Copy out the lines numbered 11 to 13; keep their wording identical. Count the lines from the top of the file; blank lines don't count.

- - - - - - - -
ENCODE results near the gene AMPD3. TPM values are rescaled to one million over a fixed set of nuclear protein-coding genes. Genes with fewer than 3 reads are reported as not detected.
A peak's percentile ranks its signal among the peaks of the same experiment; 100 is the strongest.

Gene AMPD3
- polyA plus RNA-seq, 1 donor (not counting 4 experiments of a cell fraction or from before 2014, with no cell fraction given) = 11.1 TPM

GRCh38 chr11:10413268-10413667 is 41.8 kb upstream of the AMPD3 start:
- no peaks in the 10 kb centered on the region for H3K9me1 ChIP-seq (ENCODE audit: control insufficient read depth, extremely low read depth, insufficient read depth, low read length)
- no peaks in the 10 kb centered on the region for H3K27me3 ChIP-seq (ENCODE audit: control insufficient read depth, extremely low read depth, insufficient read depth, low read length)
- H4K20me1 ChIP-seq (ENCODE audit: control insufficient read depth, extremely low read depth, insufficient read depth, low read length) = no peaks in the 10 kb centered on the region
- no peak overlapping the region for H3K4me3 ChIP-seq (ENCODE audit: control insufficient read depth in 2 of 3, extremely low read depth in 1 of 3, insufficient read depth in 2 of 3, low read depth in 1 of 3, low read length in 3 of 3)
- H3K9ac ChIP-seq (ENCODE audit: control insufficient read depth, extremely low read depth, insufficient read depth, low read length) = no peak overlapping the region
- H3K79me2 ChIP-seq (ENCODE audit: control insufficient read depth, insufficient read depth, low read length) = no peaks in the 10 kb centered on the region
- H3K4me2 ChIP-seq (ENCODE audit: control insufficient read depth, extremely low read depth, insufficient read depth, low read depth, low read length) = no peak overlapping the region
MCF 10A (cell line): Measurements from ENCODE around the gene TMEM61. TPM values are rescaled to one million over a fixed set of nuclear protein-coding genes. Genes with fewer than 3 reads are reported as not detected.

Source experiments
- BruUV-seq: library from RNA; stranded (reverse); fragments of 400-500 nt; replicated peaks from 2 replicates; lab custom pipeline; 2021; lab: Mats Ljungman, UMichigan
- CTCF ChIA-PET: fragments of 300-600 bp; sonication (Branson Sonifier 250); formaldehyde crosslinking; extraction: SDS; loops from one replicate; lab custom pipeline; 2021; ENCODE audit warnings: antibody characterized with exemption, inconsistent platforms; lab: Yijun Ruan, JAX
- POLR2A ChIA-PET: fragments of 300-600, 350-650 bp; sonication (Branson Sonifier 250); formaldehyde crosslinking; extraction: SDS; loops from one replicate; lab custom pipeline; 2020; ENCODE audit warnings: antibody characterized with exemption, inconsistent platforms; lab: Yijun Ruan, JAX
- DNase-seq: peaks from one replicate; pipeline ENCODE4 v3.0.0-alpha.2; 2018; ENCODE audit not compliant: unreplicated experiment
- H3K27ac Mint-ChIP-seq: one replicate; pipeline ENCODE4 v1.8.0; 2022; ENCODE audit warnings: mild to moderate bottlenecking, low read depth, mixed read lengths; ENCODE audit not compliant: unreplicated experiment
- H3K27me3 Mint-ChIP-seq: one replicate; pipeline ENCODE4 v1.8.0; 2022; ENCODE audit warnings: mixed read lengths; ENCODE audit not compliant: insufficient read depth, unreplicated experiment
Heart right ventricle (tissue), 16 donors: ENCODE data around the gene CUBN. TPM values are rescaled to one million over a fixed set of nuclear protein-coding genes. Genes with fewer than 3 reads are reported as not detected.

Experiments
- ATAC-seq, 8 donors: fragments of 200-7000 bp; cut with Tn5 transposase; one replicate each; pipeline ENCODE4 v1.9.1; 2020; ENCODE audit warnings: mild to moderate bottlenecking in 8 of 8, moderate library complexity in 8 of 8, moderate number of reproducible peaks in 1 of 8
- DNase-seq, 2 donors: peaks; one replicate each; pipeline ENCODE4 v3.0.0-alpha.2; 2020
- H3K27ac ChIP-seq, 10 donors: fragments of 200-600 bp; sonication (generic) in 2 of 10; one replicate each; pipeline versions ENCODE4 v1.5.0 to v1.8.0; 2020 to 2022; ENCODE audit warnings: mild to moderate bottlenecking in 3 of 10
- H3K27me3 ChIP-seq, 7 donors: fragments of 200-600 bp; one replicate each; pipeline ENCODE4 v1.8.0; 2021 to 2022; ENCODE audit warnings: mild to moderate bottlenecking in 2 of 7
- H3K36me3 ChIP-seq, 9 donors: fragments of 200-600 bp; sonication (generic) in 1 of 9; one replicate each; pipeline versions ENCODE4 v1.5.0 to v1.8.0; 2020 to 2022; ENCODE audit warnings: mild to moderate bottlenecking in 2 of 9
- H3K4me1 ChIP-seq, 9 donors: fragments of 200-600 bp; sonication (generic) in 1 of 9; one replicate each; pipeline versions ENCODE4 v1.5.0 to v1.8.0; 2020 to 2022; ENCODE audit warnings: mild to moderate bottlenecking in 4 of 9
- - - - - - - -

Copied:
- H3K79me2 ChIP-seq (ENCODE audit: control insufficient read depth, insufficient read depth, low read length) = no peaks in the 10 kb centered on the region
- H3K4me2 ChIP-seq (ENCODE audit: control insufficient read depth, extremely low read depth, insufficient read depth, low read depth, low read length) = no peak overlapping the region
MCF 10A (cell line): Measurements from ENCODE around the gene TMEM61. TPM values are rescaled to one million over a fixed set of nuclear protein-coding genes. Genes with fewer than 3 reads are reported as not detected.